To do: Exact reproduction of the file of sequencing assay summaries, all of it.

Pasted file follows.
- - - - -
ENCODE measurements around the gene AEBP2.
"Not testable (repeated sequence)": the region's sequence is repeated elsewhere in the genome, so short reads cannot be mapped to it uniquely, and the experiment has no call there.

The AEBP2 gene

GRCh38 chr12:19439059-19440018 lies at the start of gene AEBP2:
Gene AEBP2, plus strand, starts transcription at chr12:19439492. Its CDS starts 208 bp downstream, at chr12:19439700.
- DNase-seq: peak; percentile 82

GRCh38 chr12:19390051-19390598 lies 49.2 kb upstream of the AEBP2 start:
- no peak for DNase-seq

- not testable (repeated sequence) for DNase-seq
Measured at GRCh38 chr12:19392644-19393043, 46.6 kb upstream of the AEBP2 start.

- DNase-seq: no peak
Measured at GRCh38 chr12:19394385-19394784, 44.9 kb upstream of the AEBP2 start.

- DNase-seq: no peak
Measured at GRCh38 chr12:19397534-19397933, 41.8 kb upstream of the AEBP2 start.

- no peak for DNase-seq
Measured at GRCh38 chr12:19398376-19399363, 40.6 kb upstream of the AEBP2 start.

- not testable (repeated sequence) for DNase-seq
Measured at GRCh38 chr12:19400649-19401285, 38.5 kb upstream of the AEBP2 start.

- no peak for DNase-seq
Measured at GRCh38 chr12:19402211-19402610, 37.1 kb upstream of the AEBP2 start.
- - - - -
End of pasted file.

ENCODE measurements around the gene AEBP2.
"Not testable (repeated sequence)": the region's sequence is repeated elsewhere in the genome, so short reads cannot be mapped to it uniquely, and the experiment has no call there.

The AEBP2 gene

GRCh38 chr12:19439059-19440018 lies at the start of gene AEBP2:
Gene AEBP2, plus strand, starts transcription at chr12:19439492. Its CDS starts 208 bp downstream, at chr12:19439700.
- DNase-seq: peak; percentile 82

GRCh38 chr12:19390051-19390598 lies 49.2 kb upstream of the AEBP2 start:
- no peak for DNase-seq

- not testable (repeated sequence) for DNase-seq
Measured at GRCh38 chr12:19392644-19393043, 46.6 kb upstream of the AEBP2 start.

- DNase-seq: no peak
Measured at GRCh38 chr12:19394385-19394784, 44.9 kb upstream of the AEBP2 start.

- DNase-seq: no peak
Measured at GRCh38 chr12:19397534-19397933, 41.8 kb upstream of the AEBP2 start.

- no peak for DNase-seq
Measured at GRCh38 chr12:19398376-19399363, 40.6 kb upstream of the AEBP2 start.

- not testable (repeated sequence) for DNase-seq
Measured at GRCh38 chr12:19400649-19401285, 38.5 kb upstream of the AEBP2 start.

- no peak for DNase-seq
Measured at GRCh38 chr12:19402211-19402610, 37.1 kb upstream of the AEBP2 start.